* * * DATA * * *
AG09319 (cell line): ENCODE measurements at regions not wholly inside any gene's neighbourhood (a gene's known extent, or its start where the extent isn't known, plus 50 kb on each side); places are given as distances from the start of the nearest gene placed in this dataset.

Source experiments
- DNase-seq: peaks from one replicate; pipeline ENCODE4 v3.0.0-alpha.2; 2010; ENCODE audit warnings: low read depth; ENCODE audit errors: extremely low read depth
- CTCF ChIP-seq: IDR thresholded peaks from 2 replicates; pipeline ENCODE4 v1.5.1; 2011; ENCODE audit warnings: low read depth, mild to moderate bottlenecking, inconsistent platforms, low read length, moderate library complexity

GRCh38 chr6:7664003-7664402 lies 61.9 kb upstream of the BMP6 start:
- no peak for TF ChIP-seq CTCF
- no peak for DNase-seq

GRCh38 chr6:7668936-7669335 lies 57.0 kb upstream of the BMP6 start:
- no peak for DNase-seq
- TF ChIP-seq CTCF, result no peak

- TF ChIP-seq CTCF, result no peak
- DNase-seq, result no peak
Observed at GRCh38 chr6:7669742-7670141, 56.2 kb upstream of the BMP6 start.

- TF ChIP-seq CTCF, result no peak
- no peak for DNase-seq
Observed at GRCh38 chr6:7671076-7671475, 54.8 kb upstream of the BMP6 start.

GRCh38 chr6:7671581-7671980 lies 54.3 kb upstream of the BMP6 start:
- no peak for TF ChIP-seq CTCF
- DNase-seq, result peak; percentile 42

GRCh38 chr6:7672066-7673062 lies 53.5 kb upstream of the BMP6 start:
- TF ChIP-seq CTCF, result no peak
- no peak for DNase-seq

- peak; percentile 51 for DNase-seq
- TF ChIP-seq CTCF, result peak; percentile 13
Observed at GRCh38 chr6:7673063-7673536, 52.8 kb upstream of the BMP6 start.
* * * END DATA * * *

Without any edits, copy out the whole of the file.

AG09319 (cell line): ENCODE measurements at regions not wholly inside any gene's neighbourhood (a gene's known extent, or its start where the extent isn't known, plus 50 kb on each side); places are given as distances from the start of the nearest gene placed in this dataset.

Source experiments
- DNase-seq: peaks from one replicate; pipeline ENCODE4 v3.0.0-alpha.2; 2010; ENCODE audit warnings: low read depth; ENCODE audit errors: extremely low read depth
- CTCF ChIP-seq: IDR thresholded peaks from 2 replicates; pipeline ENCODE4 v1.5.1; 2011; ENCODE audit warnings: low read depth, mild to moderate bottlenecking, inconsistent platforms, low read length, moderate library complexity

GRCh38 chr6:7664003-7664402 lies 61.9 kb upstream of the BMP6 start:
- no peak for TF ChIP-seq CTCF
- no peak for DNase-seq

GRCh38 chr6:7668936-7669335 lies 57.0 kb upstream of the BMP6 start:
- no peak for DNase-seq
- TF ChIP-seq CTCF, result no peak

- TF ChIP-seq CTCF, result no peak
- DNase-seq, result no peak
Observed at GRCh38 chr6:7669742-7670141, 56.2 kb upstream of the BMP6 start.

- TF ChIP-seq CTCF, result no peak
- no peak for DNase-seq
Observed at GRCh38 chr6:7671076-7671475, 54.8 kb upstream of the BMP6 start.

GRCh38 chr6:7671581-7671980 lies 54.3 kb upstream of the BMP6 start:
- no peak for TF ChIP-seq CTCF
- DNase-seq, result peak; percentile 42

GRCh38 chr6:7672066-7673062 lies 53.5 kb upstream of the BMP6 start:
- TF ChIP-seq CTCF, result no peak
- no peak for DNase-seq

- peak; percentile 51 for DNase-seq
- TF ChIP-seq CTCF, result peak; percentile 13
Observed at GRCh38 chr6:7673063-7673536, 52.8 kb upstream of the BMP6 start.